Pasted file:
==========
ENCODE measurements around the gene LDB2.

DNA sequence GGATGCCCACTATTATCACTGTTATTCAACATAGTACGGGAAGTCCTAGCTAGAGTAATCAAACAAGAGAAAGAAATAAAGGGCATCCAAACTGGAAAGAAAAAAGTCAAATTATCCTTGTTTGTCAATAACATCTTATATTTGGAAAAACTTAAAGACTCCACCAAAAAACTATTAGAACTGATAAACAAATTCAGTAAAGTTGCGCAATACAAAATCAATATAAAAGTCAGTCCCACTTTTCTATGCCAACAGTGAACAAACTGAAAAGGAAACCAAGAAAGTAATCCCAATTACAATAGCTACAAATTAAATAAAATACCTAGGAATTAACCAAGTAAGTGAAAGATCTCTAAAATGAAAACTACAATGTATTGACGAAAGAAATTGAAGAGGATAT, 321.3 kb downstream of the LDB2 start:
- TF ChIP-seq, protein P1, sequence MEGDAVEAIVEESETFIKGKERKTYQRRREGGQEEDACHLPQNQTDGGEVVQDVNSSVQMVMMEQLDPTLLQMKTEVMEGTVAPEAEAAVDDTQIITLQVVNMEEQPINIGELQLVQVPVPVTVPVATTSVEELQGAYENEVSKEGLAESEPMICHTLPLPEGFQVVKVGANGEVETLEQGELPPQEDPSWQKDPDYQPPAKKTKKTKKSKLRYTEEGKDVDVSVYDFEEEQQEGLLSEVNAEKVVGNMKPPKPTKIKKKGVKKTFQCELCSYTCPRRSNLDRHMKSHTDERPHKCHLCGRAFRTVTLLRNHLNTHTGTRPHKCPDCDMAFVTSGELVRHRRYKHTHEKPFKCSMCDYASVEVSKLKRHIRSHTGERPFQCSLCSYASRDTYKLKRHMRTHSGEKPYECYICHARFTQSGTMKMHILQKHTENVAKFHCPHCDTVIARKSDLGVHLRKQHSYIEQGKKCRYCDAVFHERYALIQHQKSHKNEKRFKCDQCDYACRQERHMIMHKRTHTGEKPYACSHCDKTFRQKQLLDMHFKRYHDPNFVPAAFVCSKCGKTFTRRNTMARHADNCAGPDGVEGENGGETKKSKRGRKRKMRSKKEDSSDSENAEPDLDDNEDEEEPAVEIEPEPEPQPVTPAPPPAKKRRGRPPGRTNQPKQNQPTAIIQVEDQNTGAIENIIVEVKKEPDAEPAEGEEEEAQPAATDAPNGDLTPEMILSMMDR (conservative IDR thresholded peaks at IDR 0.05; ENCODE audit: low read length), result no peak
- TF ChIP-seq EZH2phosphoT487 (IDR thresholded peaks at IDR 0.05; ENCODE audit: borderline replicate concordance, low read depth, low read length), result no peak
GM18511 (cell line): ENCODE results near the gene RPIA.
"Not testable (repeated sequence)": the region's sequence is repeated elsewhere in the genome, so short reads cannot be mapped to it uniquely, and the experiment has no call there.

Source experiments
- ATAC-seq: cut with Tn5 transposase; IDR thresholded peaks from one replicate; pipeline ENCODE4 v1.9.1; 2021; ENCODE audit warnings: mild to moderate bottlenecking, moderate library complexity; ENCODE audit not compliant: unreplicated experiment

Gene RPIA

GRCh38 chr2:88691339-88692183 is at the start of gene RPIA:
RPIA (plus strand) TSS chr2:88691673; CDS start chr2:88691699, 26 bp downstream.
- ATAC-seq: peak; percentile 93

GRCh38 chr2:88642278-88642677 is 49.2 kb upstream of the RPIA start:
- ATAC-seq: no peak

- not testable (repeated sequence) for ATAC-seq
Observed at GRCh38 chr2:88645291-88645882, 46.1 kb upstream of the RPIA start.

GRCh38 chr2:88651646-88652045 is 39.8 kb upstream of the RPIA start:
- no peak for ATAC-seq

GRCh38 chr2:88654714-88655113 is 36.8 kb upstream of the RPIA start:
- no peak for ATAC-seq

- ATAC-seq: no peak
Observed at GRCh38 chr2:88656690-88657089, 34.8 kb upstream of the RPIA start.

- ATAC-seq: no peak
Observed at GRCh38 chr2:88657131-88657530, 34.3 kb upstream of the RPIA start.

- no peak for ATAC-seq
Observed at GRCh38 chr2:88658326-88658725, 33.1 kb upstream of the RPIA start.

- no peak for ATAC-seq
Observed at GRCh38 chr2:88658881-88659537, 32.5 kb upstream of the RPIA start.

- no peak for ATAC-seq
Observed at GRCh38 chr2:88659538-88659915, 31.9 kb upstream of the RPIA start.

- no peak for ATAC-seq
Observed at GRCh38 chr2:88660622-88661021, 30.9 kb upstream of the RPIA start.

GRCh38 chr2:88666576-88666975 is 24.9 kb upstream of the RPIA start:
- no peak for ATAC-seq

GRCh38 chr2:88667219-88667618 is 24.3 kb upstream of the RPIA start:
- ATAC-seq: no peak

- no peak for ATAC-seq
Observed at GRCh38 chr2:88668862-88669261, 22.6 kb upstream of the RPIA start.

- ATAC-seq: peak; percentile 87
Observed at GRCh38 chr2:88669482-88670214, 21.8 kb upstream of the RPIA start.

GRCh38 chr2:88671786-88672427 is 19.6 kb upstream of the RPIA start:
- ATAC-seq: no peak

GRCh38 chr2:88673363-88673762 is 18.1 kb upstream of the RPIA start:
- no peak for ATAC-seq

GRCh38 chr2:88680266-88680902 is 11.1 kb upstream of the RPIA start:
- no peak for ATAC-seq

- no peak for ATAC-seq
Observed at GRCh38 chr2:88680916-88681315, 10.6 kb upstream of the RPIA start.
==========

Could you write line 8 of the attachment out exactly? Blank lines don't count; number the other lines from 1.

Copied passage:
- ATAC-seq: cut with Tn5 transposase; IDR thresholded peaks from one replicate; pipeline ENCODE4 v1.9.1; 2021; ENCODE audit warnings: mild to moderate bottlenecking, moderate library complexity; ENCODE audit not compliant: unreplicated experiment